‘What’s That Sound?’: Some Facts About The ‘Simpsons’ Monorail Episode

First airing in January 1993, “Marge vs. The Monorail” was the midway point of the show’s fourth season, the last one that would include the show’s original production staff. Written by Conan O’Brien, the plot involves the town of Springfield coming into a few million dollars thanks to Mr. Burns’ negligence, and citizens gathering at City Hall to discuss what to do with the money.

While Marge pleads to put it to good use — namely fixing up Main Street — a mysterious stranger shows up and wows the townspeople with a kitschy song-and-dance routine, winning over the town and turning the gullible masses into a herd of sheep. What makes it a classic, though, are its endless pop-culture homages, rapid-fire one-liners, and one notable celebrity cameo.

Wanna dig a little deeper? We’re going to, but first, we need to get this out of the way…

It got its inspiration from a well-known musical

One of the show’s many loving homage’s to classics, the notion of a con artist duping an entire town into buying a massive mass-transit system is inspired from 1962’s The Music Man. Just as shifty gadabout Lyle Lanley was modeled after Robert Preston’s character Harold Hill, the monorail song itself was an homage to his character’s signature tune ‘Ya Got Trouble.’

Inspiration came from seeing the word ‘monorail’ on a billboard

Having pitched ideas that eventually became such beloved episodes as “Lisa’s Rival” and “The Last Temptation of Homer,” Conan O’Brien came up with the idea for this episode after seeing the word “monorail” written on a billboard, and production was given the go-ahead immediately. The episode has had such a lasting legacy through the years that O’Brien himself performed The Monorail Song at the Hollywood Bowl in 2014 as part of the epic debut performance of The Simpsons Live.

Sci-Fi Easter Eggs

Along with the guest appearance by Leonard Nimoy during the solar eclipse that temporarily stops the runaway monorail, a few bars from the Star Trek theme song can be heard. Clearly not wanting to play favorites, Homer’s conductor uniform is modeled after the Imperial officer uniform from the classic Star Wars trilogy.

Leonard Nimoy was not the show’s first (or second) choice as guest star

Producers originally wanted George Takei to guest star in the episode as himself, having previously voiced the character Akira in season two’s “One Fish, Two Fish, Blowfish, Blue Fish.” However, he felt as a member of the board of directors of the Southern California Rapid Transit District, he didn’t want to appear in an episode that made fun of public transportation and declined their offer. William Shatner was also considered but not approached, as he had already turned them down once before. Proving that the third time’s the charm, Nimoy’s presence resonated throughout the episode, and he would show up twice more in the show’s later years.

Lurleen Lumpkin sounded different but strangely familiar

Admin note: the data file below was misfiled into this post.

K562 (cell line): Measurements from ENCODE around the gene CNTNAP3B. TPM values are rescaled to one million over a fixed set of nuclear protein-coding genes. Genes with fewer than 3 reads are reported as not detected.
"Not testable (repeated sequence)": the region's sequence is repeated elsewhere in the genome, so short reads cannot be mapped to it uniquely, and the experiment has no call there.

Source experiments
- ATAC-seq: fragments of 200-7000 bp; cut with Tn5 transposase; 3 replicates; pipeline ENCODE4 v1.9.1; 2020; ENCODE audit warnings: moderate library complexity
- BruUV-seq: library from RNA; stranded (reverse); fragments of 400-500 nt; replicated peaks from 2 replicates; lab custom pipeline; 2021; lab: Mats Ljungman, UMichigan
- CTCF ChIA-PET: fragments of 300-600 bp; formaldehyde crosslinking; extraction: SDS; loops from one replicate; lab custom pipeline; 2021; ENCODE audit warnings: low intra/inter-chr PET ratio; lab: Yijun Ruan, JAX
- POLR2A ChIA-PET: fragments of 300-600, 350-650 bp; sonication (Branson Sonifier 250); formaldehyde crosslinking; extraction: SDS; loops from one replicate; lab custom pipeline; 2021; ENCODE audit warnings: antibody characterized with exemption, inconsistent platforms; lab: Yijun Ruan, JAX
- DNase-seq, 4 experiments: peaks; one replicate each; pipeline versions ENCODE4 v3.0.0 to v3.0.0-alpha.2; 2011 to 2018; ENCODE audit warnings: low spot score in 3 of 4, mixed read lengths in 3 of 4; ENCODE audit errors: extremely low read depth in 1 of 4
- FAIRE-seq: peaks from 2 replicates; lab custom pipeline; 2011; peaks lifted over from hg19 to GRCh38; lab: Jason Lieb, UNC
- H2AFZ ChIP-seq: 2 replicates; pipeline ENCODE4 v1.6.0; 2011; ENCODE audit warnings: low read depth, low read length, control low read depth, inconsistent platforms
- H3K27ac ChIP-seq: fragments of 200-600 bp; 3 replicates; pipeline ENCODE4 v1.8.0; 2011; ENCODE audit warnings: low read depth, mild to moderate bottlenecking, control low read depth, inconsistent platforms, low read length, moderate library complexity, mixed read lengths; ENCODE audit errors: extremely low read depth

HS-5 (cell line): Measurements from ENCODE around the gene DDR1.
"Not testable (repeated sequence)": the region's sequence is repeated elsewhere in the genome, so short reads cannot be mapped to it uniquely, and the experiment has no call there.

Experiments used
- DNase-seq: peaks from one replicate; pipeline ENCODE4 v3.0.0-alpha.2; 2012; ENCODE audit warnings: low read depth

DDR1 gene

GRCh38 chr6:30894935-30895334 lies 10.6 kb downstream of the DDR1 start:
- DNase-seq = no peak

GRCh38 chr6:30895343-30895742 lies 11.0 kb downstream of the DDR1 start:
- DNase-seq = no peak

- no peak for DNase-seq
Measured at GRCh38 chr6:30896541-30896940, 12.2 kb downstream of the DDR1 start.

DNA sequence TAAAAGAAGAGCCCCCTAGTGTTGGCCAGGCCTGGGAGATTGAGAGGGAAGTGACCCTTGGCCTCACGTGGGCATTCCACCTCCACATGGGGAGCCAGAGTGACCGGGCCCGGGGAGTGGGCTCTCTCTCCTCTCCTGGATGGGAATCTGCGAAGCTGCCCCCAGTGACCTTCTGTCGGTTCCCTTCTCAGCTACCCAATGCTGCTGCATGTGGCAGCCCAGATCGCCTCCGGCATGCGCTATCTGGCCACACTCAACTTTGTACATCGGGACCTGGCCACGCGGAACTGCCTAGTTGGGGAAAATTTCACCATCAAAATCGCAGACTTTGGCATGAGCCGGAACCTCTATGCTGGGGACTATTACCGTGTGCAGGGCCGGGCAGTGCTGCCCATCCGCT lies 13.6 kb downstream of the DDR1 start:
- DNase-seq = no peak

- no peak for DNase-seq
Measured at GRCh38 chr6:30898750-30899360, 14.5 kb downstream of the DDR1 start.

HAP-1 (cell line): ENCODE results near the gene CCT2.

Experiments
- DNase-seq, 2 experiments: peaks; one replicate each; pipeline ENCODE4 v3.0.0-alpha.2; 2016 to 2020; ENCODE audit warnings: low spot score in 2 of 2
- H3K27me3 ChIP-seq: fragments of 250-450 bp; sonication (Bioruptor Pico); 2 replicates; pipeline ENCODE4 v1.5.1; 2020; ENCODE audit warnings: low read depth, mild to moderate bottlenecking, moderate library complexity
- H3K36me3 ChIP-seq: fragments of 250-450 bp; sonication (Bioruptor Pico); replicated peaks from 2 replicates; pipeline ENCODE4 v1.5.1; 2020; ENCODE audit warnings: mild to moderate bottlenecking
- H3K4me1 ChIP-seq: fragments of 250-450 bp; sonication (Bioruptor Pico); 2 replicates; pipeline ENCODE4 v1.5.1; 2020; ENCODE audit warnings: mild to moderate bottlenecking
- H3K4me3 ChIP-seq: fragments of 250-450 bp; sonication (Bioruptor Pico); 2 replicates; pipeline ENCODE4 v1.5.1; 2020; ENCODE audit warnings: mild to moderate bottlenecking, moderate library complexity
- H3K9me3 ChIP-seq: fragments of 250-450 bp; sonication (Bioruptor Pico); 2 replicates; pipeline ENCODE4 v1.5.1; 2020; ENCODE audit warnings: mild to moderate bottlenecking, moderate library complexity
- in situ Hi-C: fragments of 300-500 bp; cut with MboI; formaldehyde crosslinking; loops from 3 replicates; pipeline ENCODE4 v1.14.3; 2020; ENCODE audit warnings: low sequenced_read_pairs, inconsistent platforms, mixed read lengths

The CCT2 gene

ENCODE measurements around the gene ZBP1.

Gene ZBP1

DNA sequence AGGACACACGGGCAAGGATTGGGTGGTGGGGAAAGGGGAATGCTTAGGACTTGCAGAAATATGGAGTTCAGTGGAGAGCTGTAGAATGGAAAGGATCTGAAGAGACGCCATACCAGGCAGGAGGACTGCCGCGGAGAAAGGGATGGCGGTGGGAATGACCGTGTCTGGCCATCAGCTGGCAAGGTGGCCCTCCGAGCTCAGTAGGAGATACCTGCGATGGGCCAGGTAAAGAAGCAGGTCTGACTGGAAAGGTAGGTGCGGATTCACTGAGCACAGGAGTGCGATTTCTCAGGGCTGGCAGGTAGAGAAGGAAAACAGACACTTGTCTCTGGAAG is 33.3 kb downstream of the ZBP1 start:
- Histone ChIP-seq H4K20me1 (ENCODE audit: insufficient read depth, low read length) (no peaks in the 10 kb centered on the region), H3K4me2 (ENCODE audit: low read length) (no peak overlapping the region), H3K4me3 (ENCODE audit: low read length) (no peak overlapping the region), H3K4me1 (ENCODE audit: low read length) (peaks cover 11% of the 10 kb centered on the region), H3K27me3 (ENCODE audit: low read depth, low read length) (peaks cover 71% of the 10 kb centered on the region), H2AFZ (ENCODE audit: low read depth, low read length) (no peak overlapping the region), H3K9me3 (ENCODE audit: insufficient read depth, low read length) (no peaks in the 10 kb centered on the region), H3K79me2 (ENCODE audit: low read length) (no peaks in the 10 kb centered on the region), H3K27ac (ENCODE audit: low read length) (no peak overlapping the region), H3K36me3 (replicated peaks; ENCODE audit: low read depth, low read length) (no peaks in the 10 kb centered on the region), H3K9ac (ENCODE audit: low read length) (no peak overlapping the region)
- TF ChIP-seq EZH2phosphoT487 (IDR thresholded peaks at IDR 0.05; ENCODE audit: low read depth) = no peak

Originally voiced by Beverly D’Angelo in her season three debut “Colonel Homer,” Lurleen Lumpkin has popped up over a dozen times as a background character. Her speaking role reprieved for a third time in the show’s nineteenth season. For her appearance on the star-studded maiden voyage of the monorail, her voice was provided by veteran voice actor Doris Grau, better known as Lunchlady Doris.

It has one of Matt Groening’s favorite lines

After Marge discovers that there’s a family of possums living in the cockpit where the fire extinguisher should be, Homer ignores her alarm and tells her happily “I call the big one Bitey,” which was one of Matt Groening’s all-time favorite lines. Personally, I’d have gone with “The kids could call you HOJU!,” but that’s just me.

It’s one of the top-ranked episodes in the show’s history 

Not only the favorite of it’s own writer Conan O’Brien, numerous critics repeatedly rank “Marge vs. The Monorail” at or near the top of their lists. Entertainment Weekly has said that “the episode has arguably the highest throwaway-gag-per-minute ratio of any Simpsons, and all of them are laugh-out-loud funny.” and Slate Magazine stated that “It’s the one you think of when you think of a Simpsons episode.” IGN went so far as to declare it “one of the most loved episodes of The Simpsons and can safely be called a classic by any fan.” However…

It was not well received by the cast at first

It may seem surprising in retrospect, but as the show had begun to move away from the grounded, conventional sitcom that had defined it early on, the cast wasn’t happy with the over-the-top, zany antics their animated counterparts were involved in. In fact, two years after the episode aired, Yeardley Smith said in her biography, “My Life As Lisa” that it was “truly one of our worst – we [the entire cast] all agree.” Twenty years later, it seems she’s changed her mind, as she was quoted last year saying “The monorail episode was great,” then adding she hadn’t “seen the episode in forever.”